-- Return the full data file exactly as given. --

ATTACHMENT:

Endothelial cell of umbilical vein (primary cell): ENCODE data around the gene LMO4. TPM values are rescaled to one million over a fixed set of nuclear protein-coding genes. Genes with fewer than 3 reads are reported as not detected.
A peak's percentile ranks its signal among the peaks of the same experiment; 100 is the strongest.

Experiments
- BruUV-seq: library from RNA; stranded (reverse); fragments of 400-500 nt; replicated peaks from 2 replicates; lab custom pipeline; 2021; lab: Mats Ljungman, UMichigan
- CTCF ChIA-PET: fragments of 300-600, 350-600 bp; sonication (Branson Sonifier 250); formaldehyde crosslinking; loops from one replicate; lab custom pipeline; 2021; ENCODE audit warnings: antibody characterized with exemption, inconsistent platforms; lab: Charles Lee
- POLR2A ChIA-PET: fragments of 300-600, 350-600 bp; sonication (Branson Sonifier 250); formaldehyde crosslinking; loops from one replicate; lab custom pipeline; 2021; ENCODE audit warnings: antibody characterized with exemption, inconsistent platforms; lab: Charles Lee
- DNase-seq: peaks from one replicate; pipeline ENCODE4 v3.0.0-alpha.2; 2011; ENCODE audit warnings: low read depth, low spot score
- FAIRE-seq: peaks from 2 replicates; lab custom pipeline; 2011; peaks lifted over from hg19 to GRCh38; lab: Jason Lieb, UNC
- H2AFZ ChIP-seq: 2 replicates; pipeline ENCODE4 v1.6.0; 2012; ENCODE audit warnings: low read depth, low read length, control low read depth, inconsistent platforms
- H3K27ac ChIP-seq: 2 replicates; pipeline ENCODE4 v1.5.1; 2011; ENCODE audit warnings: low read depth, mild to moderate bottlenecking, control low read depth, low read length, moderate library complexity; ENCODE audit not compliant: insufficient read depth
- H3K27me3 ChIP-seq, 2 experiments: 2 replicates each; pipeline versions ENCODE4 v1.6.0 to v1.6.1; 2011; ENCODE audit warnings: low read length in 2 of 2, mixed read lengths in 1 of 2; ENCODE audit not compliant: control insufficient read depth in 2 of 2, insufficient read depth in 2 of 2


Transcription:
Endothelial cell of umbilical vein (primary cell): ENCODE data around the gene LMO4. TPM values are rescaled to one million over a fixed set of nuclear protein-coding genes. Genes with fewer than 3 reads are reported as not detected.
A peak's percentile ranks its signal among the peaks of the same experiment; 100 is the strongest.

Experiments
- BruUV-seq: library from RNA; stranded (reverse); fragments of 400-500 nt; replicated peaks from 2 replicates; lab custom pipeline; 2021; lab: Mats Ljungman, UMichigan
- CTCF ChIA-PET: fragments of 300-600, 350-600 bp; sonication (Branson Sonifier 250); formaldehyde crosslinking; loops from one replicate; lab custom pipeline; 2021; ENCODE audit warnings: antibody characterized with exemption, inconsistent platforms; lab: Charles Lee
- POLR2A ChIA-PET: fragments of 300-600, 350-600 bp; sonication (Branson Sonifier 250); formaldehyde crosslinking; loops from one replicate; lab custom pipeline; 2021; ENCODE audit warnings: antibody characterized with exemption, inconsistent platforms; lab: Charles Lee
- DNase-seq: peaks from one replicate; pipeline ENCODE4 v3.0.0-alpha.2; 2011; ENCODE audit warnings: low read depth, low spot score
- FAIRE-seq: peaks from 2 replicates; lab custom pipeline; 2011; peaks lifted over from hg19 to GRCh38; lab: Jason Lieb, UNC
- H2AFZ ChIP-seq: 2 replicates; pipeline ENCODE4 v1.6.0; 2012; ENCODE audit warnings: low read depth, low read length, control low read depth, inconsistent platforms
- H3K27ac ChIP-seq: 2 replicates; pipeline ENCODE4 v1.5.1; 2011; ENCODE audit warnings: low read depth, mild to moderate bottlenecking, control low read depth, low read length, moderate library complexity; ENCODE audit not compliant: insufficient read depth
- H3K27me3 ChIP-seq, 2 experiments: 2 replicates each; pipeline versions ENCODE4 v1.6.0 to v1.6.1; 2011; ENCODE audit warnings: low read length in 2 of 2, mixed read lengths in 1 of 2; ENCODE audit not compliant: control insufficient read depth in 2 of 2, insufficient read depth in 2 of 2